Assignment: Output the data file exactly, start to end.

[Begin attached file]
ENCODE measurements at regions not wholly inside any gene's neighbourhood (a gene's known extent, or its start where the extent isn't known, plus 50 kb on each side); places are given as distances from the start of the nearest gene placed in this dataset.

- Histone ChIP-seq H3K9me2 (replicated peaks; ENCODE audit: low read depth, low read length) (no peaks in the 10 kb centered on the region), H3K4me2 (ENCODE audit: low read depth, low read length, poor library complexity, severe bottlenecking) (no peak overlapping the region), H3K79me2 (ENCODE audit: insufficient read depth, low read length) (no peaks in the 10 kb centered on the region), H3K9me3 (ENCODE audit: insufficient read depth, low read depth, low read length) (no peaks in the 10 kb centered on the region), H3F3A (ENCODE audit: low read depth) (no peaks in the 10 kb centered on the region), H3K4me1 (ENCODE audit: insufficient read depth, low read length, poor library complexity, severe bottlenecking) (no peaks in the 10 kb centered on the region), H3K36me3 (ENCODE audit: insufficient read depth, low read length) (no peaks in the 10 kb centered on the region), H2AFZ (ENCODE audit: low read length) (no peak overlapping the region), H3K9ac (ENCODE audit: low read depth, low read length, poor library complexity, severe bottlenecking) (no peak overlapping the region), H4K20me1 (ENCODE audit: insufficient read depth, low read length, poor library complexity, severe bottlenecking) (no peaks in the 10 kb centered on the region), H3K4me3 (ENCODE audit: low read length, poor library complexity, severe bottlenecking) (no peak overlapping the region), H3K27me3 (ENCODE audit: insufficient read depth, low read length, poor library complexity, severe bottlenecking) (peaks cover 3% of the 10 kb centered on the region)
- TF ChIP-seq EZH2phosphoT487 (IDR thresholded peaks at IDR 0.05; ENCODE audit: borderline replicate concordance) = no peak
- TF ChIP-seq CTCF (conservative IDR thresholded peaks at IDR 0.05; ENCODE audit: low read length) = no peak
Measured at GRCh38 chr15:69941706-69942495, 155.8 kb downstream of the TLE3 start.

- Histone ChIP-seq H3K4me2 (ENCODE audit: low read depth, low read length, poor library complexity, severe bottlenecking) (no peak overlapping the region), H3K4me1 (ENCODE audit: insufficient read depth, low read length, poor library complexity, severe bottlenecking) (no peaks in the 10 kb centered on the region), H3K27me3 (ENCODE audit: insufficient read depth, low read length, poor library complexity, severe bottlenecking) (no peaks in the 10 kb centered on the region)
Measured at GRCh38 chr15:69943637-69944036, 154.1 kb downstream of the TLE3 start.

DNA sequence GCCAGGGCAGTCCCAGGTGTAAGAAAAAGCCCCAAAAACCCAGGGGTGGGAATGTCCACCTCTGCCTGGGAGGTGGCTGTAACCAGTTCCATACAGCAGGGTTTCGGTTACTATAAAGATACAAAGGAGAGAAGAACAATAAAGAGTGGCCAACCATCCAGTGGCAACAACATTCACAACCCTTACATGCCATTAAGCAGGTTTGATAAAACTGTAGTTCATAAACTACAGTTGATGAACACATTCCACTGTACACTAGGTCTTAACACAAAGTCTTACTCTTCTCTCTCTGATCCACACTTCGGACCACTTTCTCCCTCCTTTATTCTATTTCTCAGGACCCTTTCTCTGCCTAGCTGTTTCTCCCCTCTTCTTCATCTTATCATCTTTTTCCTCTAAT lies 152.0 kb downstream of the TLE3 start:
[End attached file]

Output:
ENCODE measurements at regions not wholly inside any gene's neighbourhood (a gene's known extent, or its start where the extent isn't known, plus 50 kb on each side); places are given as distances from the start of the nearest gene placed in this dataset.

- Histone ChIP-seq H3K9me2 (replicated peaks; ENCODE audit: low read depth, low read length) (no peaks in the 10 kb centered on the region), H3K4me2 (ENCODE audit: low read depth, low read length, poor library complexity, severe bottlenecking) (no peak overlapping the region), H3K79me2 (ENCODE audit: insufficient read depth, low read length) (no peaks in the 10 kb centered on the region), H3K9me3 (ENCODE audit: insufficient read depth, low read depth, low read length) (no peaks in the 10 kb centered on the region), H3F3A (ENCODE audit: low read depth) (no peaks in the 10 kb centered on the region), H3K4me1 (ENCODE audit: insufficient read depth, low read length, poor library complexity, severe bottlenecking) (no peaks in the 10 kb centered on the region), H3K36me3 (ENCODE audit: insufficient read depth, low read length) (no peaks in the 10 kb centered on the region), H2AFZ (ENCODE audit: low read length) (no peak overlapping the region), H3K9ac (ENCODE audit: low read depth, low read length, poor library complexity, severe bottlenecking) (no peak overlapping the region), H4K20me1 (ENCODE audit: insufficient read depth, low read length, poor library complexity, severe bottlenecking) (no peaks in the 10 kb centered on the region), H3K4me3 (ENCODE audit: low read length, poor library complexity, severe bottlenecking) (no peak overlapping the region), H3K27me3 (ENCODE audit: insufficient read depth, low read length, poor library complexity, severe bottlenecking) (peaks cover 3% of the 10 kb centered on the region)
- TF ChIP-seq EZH2phosphoT487 (IDR thresholded peaks at IDR 0.05; ENCODE audit: borderline replicate concordance) = no peak
- TF ChIP-seq CTCF (conservative IDR thresholded peaks at IDR 0.05; ENCODE audit: low read length) = no peak
Measured at GRCh38 chr15:69941706-69942495, 155.8 kb downstream of the TLE3 start.

- Histone ChIP-seq H3K4me2 (ENCODE audit: low read depth, low read length, poor library complexity, severe bottlenecking) (no peak overlapping the region), H3K4me1 (ENCODE audit: insufficient read depth, low read length, poor library complexity, severe bottlenecking) (no peaks in the 10 kb centered on the region), H3K27me3 (ENCODE audit: insufficient read depth, low read length, poor library complexity, severe bottlenecking) (no peaks in the 10 kb centered on the region)
Measured at GRCh38 chr15:69943637-69944036, 154.1 kb downstream of the TLE3 start.

DNA sequence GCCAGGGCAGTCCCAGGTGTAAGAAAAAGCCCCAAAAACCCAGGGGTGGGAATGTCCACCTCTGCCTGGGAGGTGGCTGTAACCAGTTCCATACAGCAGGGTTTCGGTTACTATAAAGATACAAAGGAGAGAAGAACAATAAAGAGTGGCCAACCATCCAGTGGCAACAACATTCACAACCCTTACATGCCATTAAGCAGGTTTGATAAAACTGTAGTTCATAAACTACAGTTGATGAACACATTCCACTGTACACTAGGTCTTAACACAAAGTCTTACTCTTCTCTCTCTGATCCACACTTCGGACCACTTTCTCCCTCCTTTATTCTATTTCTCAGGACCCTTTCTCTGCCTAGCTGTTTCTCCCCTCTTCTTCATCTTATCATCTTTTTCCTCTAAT lies 152.0 kb downstream of the TLE3 start: